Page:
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Two French filmmakers, who accompanied New York firefighters into the World Trade Centre on 9/11, are threatening to sue the makers of 9/11 conspiracy web documentary Loose Change, claiming the movie infringes their copyright.

Loose Change, one of the top downloads on Google Video and YouTube, is an 81 minute long documentary, crammed with TV news footage and still photographs, which alleges that the 9/11 attacks were not the result of terrorism, but a series of cleverly executed events carried out by the Bush administration. It suggests that American Airlines Flight 77 could not have crashed into the Pentagon, that the actual collapses of WTC 1, 2 and 7 were triggered by explosions, and that United Airlines Flight 93 did not terminate in rural Pennsylvania, but landed safely at Cleveland Hopkins Airport.

Loose Change began as a fictional story about 9/11 conspiracy theories, but when film maker Dylan Avery, who is in his early twenties, started researching, he became a believer himself. Edited on a $1,500 Compaq laptop, using Adobe Premiere and After Effects, the movie was released on DVD first, then unleashed on the web. Since then, more than two million people have downloaded the movie. Until recently, it was still available on a DVD for $17.95. Avery says that over 50,000 copies have been sold. A heavily edited version is still intended for cinema screening at the fifth anniversary of 9/11 in September 2006.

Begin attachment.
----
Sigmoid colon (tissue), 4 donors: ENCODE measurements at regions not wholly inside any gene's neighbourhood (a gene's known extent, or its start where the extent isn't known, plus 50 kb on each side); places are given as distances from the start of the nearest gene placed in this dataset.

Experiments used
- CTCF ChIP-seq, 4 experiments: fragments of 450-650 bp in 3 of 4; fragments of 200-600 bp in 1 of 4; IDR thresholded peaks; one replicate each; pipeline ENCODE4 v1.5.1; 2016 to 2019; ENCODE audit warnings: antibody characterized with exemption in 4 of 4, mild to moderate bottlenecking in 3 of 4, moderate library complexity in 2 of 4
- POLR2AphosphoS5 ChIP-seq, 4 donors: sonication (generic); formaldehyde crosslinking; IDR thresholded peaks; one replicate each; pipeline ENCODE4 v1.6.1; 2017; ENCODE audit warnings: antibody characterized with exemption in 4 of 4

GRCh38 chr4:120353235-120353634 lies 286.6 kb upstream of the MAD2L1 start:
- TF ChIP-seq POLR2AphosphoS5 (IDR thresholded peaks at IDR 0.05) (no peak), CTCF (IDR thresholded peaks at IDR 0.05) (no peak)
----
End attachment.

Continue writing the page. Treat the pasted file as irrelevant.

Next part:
Although praised by 9/11 conspiracists, the documentary has also been widely criticised. Mark Roberts, who compiled the Loose Change Viewer Guide, says he counted 81 "errors of fact and instances of conjecture not supported by evidence, logical fallacies, uses of images that do not support the conclusions being drawn, and other flubs".

It is a copyright dispute that is currently causing problems for the Loose Change makers right now though.

In a certified letter sent to Dylan Avery, lawyers for Jules and Gedeon Naudet, makers of the renowned documentary 9/11 - The Filmmakers' Commemorative Edition, say they have never endorsed nor sponsored the controversial views in the film. The brothers captured what is thought to be the only footage of the first plane hitting the North tower

"It is clear that your intent is not to spread a controversial message but rather to profit," the lawyers conclude. They have identified at least 14 videofragments, including interviews with firemen. The Naudet Brothers, backed by distributor Paramount, are demanding $150,000 for each act of willful infringement.

Although Avery has removed the movie from his site, and says "he fully cooperates with the Naudet brothers", he still encourages viewing the movie on Google Video.

But maybe not for long. Google says it only accepts video uploads from persons who hold all necessary rights to the uploaded material.

"Our policy is to respond to any notices of alleged infringement that comply with the Digital Millennium Copyright Act (DMCA)," the company says. "If we receive a notice or otherwise have reason to believe that content you submitted infringes another party's copyright, your account may be terminated and the video removed from Google Video."

A spokesman for Frankfurt Kurnit Klein & Selz confirmed the firm was handling a case for the Naudets, but refused to comment further. ®

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